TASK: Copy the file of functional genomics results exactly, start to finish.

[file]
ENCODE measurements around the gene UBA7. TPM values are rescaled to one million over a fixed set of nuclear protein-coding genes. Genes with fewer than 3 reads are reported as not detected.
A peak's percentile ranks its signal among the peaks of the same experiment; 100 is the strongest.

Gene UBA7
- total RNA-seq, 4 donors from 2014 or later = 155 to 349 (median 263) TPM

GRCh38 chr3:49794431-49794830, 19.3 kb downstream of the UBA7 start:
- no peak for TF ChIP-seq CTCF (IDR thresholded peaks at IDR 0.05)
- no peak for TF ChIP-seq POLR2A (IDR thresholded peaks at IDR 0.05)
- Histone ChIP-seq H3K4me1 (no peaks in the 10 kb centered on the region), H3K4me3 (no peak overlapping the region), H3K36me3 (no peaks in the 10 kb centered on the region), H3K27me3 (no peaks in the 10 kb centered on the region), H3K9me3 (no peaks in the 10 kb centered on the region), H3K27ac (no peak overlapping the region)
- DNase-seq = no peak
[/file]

ENCODE measurements around the gene UBA7. TPM values are rescaled to one million over a fixed set of nuclear protein-coding genes. Genes with fewer than 3 reads are reported as not detected.
A peak's percentile ranks its signal among the peaks of the same experiment; 100 is the strongest.

Gene UBA7
- total RNA-seq, 4 donors from 2014 or later = 155 to 349 (median 263) TPM

GRCh38 chr3:49794431-49794830, 19.3 kb downstream of the UBA7 start:
- no peak for TF ChIP-seq CTCF (IDR thresholded peaks at IDR 0.05)
- no peak for TF ChIP-seq POLR2A (IDR thresholded peaks at IDR 0.05)
- Histone ChIP-seq H3K4me1 (no peaks in the 10 kb centered on the region), H3K4me3 (no peak overlapping the region), H3K36me3 (no peaks in the 10 kb centered on the region), H3K27me3 (no peaks in the 10 kb centered on the region), H3K9me3 (no peaks in the 10 kb centered on the region), H3K27ac (no peak overlapping the region)
- DNase-seq = no peak